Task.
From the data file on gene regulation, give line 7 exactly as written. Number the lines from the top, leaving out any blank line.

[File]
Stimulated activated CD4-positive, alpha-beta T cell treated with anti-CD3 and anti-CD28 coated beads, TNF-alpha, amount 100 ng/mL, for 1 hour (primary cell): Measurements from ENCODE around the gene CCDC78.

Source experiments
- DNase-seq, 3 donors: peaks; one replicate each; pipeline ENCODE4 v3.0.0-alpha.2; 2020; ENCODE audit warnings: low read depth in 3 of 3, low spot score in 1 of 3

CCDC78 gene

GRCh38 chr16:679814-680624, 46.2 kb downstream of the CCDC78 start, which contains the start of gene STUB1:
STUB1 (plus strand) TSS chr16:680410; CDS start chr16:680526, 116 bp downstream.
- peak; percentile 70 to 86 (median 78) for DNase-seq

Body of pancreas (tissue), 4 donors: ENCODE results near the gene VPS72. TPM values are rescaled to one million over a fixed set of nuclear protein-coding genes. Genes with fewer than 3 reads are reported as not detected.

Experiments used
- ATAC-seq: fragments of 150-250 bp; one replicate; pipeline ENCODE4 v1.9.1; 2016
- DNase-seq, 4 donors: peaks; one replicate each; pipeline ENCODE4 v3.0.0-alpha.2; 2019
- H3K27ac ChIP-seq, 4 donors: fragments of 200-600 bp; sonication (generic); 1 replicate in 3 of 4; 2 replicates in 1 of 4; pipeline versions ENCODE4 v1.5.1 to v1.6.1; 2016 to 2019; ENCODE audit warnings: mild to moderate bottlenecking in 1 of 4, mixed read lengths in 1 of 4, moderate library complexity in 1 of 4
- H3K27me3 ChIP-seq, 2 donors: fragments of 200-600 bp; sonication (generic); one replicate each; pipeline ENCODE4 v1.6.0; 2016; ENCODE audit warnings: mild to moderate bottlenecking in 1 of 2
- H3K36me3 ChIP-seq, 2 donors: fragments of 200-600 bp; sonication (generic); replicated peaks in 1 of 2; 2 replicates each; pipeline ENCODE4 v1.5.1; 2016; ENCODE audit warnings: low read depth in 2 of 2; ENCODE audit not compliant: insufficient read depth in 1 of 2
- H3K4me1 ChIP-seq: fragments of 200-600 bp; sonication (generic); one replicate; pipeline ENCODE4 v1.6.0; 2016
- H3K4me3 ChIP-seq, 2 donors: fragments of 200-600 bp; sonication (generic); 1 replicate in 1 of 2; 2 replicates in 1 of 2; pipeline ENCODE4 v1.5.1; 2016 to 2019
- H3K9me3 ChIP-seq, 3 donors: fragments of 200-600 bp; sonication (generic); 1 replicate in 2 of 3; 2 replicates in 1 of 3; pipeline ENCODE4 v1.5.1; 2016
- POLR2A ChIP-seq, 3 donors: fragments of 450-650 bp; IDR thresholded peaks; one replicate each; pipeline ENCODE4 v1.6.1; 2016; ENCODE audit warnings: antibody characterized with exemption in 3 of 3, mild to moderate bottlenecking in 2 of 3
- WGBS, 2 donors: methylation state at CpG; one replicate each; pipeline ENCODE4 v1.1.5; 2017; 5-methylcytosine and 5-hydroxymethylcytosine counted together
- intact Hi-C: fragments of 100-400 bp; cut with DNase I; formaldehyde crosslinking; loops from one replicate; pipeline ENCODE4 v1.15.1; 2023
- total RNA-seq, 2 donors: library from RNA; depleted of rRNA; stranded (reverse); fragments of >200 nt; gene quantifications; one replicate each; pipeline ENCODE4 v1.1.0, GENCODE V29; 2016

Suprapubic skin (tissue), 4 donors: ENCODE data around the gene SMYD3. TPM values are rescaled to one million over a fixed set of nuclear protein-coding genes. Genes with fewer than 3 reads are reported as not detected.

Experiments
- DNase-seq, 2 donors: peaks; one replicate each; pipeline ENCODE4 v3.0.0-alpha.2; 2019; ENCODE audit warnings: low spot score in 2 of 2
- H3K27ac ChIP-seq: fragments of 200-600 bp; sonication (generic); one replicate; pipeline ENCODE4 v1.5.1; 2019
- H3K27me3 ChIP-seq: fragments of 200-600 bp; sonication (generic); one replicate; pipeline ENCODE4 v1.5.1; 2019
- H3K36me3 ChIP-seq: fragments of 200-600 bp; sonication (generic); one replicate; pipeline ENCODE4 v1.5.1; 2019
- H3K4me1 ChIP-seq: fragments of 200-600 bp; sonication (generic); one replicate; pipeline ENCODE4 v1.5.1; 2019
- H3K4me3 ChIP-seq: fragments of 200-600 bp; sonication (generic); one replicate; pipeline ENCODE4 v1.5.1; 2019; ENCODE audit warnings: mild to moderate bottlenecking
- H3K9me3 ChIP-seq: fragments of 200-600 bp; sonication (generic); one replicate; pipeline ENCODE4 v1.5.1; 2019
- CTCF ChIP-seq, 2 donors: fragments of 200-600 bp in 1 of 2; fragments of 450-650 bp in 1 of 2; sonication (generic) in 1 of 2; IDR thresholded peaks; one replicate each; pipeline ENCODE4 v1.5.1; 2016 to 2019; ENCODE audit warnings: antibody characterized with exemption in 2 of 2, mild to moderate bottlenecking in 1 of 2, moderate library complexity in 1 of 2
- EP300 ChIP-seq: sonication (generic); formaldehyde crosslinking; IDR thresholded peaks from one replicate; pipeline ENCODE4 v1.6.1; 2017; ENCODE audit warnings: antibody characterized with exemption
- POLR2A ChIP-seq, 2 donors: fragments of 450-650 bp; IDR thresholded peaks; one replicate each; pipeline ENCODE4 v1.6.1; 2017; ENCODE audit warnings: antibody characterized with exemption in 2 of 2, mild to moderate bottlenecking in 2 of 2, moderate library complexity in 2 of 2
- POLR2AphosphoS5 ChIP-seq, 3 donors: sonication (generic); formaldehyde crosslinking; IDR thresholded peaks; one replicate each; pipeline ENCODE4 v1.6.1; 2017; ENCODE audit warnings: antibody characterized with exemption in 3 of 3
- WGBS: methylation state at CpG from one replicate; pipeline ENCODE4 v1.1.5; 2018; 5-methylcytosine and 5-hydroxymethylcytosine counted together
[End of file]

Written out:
- peak; percentile 70 to 86 (median 78) for DNase-seq